Researchers at the Georgia Institute of Technology have designed a new scaffold for tissue engineering by crocheting yarns into a fabric, a method that shows the potential to imitate properties of human skin — or even organs — that are difficult to replicate in a laboratory.
Though human tissues are notoriously hard to mimic, they're sorely needed, the authors explained in the study, published April 8 in Journal of the Mechanical Behavior of Biomedical Materials.
"The supply chain for organ transplant will never be sustainable without engineered tissues," Kan Wang, the study's corresponding author and a research engineer at Georgia Tech, told The Academic Times. As of February 2021, more than 107,000 adults and children in the U.S. were still waiting for an organ transplant. 17 of them die with each passing day. Meanwhile, the waiting list continues to grow at a fast rate — one person is added every nine minutes. Wang and his team of tissue engineers hope to close this gap by creating non-living substitutes that are biologically similar to human tissue.
Growing artificial or living muscle on scaffolds is not a new idea: Cell-based meat companies such as Mosa Meat and GOOD Meat have years of experience cultivating animal tissues in a laboratory setting. However, as the authors of this study reported, "mimicking the strain-stiffening property of human tissues by using synthetic materials is still a challenge."
Most synthetic materials show strain-softening behavior, which is the opposite of what materials scientists want. At the atomic level, chains of molecules will either stiffen or harden under different conditions which are often hard to control — and the material itself also matters. "Synthetic polymers tend to have mechanical behaviors different from biological tissues," Wang explained.
Materials that exhibit strain-hardening behavior are ideal for tissue engineering because they can serve as a scaffold. Tissues including muscle cannot be formed on their own; a hard base is required to give the tissue a structure similar to that inside the human body. "I realized that some researchers are trying to recreate a dynamic microenvironment when growing tissues," said Wang. He saw an opportunity to apply his past research on fiber structures in the human heart.
In recent years, Wang focused on manufacturing technology that could be applied to biomedical research. He was part of a collaborative project with heart surgeons at the Piedmont Atlanta Hospital in Georgia that yielded individual models of patients' heart valves. The team combined computed tomography, a more in-depth variation on standard X-ray imaging, with 3D printing to engineer these personalized models that the doctors could test before performing surgery on a patient. "One takeaway I got from that project is that fibrous structures can mimic biological tissues," Wang noted. "It occurred to me that fibrous scaffolds may have some advantages in … growing tissues outside of the human body."
In the current study, Wang and his colleagues engineered a sandwich-like scaffold to imitate the strain stiffening of human tissues. They used a process called electrospinning that creates yarns woven into patterns such as scaffolds. The novel scaffold in this study is made up of multiple layers, placed on top of one another to form a kind of molecular sandwich. "The sandwich scaffold has similar organizations to human skin ... with a thick outer layer," the authors noted in the study.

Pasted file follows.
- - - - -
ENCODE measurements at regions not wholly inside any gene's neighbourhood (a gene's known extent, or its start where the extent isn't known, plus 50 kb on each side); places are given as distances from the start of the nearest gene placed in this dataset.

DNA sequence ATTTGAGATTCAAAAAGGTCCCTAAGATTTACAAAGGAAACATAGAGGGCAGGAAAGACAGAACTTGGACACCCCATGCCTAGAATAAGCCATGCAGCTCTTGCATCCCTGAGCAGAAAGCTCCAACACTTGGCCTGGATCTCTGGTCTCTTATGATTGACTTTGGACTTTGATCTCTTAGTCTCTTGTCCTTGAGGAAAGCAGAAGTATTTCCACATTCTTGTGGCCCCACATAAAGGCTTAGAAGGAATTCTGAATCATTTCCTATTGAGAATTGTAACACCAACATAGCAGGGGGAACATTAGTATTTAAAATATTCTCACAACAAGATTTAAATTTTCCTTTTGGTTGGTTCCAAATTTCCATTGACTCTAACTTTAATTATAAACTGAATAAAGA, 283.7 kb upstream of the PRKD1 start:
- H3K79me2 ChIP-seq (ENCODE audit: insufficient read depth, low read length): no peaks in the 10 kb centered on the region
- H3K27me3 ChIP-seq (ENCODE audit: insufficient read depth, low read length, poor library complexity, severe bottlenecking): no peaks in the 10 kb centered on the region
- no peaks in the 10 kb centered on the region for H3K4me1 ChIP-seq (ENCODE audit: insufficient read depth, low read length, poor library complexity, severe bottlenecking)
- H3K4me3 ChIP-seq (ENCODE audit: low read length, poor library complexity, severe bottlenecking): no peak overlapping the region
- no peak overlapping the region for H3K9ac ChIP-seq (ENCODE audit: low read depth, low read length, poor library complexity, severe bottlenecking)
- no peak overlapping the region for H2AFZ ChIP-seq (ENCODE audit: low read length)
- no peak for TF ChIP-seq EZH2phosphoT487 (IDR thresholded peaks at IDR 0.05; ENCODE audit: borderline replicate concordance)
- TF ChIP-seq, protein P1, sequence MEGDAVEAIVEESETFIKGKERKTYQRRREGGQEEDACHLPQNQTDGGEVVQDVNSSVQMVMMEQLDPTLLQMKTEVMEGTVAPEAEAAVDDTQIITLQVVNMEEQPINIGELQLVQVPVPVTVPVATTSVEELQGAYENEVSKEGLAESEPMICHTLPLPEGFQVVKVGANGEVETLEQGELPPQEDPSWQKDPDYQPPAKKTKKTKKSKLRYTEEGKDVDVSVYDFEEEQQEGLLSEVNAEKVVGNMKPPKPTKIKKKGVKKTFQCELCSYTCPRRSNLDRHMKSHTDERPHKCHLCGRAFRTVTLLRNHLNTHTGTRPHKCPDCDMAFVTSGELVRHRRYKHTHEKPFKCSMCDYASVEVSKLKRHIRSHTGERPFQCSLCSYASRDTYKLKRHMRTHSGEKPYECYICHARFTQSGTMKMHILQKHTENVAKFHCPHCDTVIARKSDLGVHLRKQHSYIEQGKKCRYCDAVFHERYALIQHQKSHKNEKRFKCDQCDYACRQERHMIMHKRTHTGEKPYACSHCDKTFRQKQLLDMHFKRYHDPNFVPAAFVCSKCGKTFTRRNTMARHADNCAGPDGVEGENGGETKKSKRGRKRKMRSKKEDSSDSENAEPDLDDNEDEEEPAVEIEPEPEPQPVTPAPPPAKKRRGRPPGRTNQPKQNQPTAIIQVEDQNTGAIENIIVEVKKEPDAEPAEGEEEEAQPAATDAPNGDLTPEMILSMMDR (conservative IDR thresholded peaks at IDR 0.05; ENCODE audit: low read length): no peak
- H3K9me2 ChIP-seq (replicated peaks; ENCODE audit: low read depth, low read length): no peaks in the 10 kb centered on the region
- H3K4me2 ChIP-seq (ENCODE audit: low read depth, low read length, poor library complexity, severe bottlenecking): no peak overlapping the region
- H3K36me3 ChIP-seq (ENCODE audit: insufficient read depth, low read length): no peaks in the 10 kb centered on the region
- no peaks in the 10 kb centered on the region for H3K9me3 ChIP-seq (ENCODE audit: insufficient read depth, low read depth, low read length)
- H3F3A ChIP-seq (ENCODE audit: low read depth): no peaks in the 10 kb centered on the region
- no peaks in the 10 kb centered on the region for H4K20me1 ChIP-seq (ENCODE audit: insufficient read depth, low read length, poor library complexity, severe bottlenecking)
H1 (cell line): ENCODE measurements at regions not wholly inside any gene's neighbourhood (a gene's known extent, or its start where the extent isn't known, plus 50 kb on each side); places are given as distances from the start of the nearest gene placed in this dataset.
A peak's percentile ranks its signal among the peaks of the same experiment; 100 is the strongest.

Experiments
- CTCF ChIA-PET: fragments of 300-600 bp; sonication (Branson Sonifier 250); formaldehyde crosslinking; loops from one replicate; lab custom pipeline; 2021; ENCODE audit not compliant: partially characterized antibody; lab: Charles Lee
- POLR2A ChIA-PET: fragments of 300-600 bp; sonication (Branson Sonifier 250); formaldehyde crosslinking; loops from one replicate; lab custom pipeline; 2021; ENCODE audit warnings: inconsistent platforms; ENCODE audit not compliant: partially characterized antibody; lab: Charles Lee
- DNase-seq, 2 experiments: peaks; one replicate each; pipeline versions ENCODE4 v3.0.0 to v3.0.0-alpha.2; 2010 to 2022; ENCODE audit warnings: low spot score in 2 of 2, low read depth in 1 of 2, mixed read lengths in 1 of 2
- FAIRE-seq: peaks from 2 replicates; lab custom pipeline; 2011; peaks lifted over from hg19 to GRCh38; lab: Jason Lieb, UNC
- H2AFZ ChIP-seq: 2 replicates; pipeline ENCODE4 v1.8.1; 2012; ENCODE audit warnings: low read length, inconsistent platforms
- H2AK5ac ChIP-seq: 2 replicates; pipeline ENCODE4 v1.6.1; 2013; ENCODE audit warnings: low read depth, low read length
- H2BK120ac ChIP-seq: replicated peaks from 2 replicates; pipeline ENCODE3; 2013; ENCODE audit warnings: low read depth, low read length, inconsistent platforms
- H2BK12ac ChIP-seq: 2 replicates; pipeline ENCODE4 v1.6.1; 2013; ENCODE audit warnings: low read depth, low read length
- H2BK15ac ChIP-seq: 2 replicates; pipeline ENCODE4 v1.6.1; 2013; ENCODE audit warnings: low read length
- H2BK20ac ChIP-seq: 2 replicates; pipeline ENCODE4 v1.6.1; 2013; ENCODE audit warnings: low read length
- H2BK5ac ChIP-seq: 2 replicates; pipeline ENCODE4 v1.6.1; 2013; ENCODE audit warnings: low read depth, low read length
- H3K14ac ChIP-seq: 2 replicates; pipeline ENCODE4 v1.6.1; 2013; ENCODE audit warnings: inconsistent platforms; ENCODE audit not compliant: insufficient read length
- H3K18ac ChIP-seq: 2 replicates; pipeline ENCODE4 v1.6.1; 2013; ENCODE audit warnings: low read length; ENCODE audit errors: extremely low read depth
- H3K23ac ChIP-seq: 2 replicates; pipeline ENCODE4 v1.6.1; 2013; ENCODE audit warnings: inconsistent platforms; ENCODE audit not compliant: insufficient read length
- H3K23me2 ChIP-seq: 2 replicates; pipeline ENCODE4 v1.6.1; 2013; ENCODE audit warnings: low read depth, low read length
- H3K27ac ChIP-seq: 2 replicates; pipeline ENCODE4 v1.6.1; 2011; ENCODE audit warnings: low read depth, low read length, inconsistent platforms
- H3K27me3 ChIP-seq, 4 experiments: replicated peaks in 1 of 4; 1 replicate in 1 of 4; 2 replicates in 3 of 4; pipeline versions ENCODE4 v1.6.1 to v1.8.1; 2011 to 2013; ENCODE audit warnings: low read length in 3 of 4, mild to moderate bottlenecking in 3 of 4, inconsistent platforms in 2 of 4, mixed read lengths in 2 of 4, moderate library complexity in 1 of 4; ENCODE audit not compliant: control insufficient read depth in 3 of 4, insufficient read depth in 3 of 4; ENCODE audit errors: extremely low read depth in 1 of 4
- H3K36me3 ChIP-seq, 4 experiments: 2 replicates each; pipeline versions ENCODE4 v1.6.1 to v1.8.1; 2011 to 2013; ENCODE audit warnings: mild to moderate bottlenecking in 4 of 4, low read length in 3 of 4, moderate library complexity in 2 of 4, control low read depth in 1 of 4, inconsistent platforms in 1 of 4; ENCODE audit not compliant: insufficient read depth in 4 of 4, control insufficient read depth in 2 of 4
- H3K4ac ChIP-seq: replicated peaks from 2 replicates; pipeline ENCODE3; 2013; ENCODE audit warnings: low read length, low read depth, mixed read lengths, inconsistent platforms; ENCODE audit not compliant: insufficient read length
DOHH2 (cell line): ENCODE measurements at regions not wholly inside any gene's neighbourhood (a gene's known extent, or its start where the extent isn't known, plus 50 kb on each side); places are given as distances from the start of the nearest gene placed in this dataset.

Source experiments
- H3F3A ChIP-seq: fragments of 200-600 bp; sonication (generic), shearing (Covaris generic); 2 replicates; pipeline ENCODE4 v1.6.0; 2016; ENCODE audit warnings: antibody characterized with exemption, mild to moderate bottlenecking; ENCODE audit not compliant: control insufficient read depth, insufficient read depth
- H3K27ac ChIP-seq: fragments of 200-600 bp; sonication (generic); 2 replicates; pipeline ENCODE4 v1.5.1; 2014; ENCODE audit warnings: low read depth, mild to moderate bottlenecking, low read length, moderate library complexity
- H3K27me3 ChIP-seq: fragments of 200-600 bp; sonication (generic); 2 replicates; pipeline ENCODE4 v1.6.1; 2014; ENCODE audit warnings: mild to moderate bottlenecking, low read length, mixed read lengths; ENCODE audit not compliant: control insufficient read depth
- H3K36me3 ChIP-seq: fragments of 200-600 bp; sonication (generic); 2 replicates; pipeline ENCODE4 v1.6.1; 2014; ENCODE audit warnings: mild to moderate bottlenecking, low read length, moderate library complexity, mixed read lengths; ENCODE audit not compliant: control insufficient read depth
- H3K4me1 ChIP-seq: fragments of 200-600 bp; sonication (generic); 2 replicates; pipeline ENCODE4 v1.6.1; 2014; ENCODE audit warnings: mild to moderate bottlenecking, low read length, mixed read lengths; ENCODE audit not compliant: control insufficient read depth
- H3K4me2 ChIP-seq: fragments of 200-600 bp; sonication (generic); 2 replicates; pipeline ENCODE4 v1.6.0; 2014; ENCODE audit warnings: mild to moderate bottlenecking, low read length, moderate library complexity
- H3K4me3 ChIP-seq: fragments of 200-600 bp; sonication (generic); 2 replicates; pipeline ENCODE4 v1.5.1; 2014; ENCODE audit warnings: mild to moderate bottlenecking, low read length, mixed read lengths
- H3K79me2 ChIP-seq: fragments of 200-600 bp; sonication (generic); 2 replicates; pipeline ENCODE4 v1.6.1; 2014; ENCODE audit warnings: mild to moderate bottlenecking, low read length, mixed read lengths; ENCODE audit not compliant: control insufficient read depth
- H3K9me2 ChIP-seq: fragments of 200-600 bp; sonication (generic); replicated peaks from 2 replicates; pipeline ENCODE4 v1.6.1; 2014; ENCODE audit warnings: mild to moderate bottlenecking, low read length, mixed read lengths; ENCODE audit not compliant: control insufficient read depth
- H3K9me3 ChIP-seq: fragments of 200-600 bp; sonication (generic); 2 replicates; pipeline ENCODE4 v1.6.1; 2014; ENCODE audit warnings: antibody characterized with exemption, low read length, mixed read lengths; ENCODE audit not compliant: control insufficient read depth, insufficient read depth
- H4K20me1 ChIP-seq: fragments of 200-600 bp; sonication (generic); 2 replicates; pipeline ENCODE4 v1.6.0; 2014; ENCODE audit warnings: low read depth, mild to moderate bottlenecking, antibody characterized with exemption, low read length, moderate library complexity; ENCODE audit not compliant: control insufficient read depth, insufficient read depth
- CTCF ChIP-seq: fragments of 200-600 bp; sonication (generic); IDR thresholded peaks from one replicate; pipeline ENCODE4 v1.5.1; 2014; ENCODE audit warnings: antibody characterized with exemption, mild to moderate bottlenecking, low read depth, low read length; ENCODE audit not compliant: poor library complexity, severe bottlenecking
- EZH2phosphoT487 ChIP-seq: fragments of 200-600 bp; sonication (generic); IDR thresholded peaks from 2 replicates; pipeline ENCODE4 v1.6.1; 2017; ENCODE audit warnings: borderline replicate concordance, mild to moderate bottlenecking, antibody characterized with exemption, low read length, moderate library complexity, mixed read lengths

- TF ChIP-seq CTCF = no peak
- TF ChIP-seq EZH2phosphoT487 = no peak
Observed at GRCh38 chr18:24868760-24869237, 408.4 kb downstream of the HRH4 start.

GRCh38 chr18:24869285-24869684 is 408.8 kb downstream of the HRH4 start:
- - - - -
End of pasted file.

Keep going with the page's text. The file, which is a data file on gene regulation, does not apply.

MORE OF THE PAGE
The wet electrospinning process used by Wang and his team changes the fibers on a cellular level, opening "a window to tweak the properties of the yarn," Wang said. A liquid chemical bath transfers molecules onto scaffolds in a way that prompts cells to align and elongate — two phenomena that are key to inducing strain-stiffening behavior. The resulting scaffold has higher maximum stress and maximum strain after wet electrospinning, making it more similar to human skin. It is also more versatile in the types of tissues it can support, which include human skin, muscle and connective fibers.
"Our next step is to explore more functions we can introduce to the scaffold by adding materials to the yarn," Wang said. One material that has already proved promising: carbon nanotubes. These minuscule hollow tubes are built from carbon atoms. In a preliminary test, they were shown to improve the alignment and elongation of the tissue cells even beyond the improvements realized through the current process. The team also plans to test graphene and boron nitride nanotubes, a material that has previously been used to repair human bones, and intends to look into different weaving patterns for the scaffolds themselves.
"This study validates the potential of the sandwich scaffold to mimic the physical, mechanical, and biological properties of human skin and other tissues," the authors noted in the study. Wang thinks the scaffolds can be easily scaled up in the near future. "Scaling up could bring down the cost of engineered tissues, which means they are more likely to be covered by health insurance," he added.
Replacing diseased or damaged organs, such as a sick liver with an artificial one, is another crucial application of this technology. "If the affordability and accessibility of these technologies can be improved, many lives could be saved … and quality of life could significantly increase," Wang noted.
"I believe all researchers in this field wish that engineered tissues are more accessible to patients," he added.
The study, "Textile-based sandwich scaffold using wet electrospun yarns for skin tissue engineering," published April 8 in Journal of the Mechanical Behavior of Biomedical Materials, was authored by Chen Jiang, Kan Wang, Yi Liu, Chuck Zhang and Ben Wang, Georgia Institute of Technology.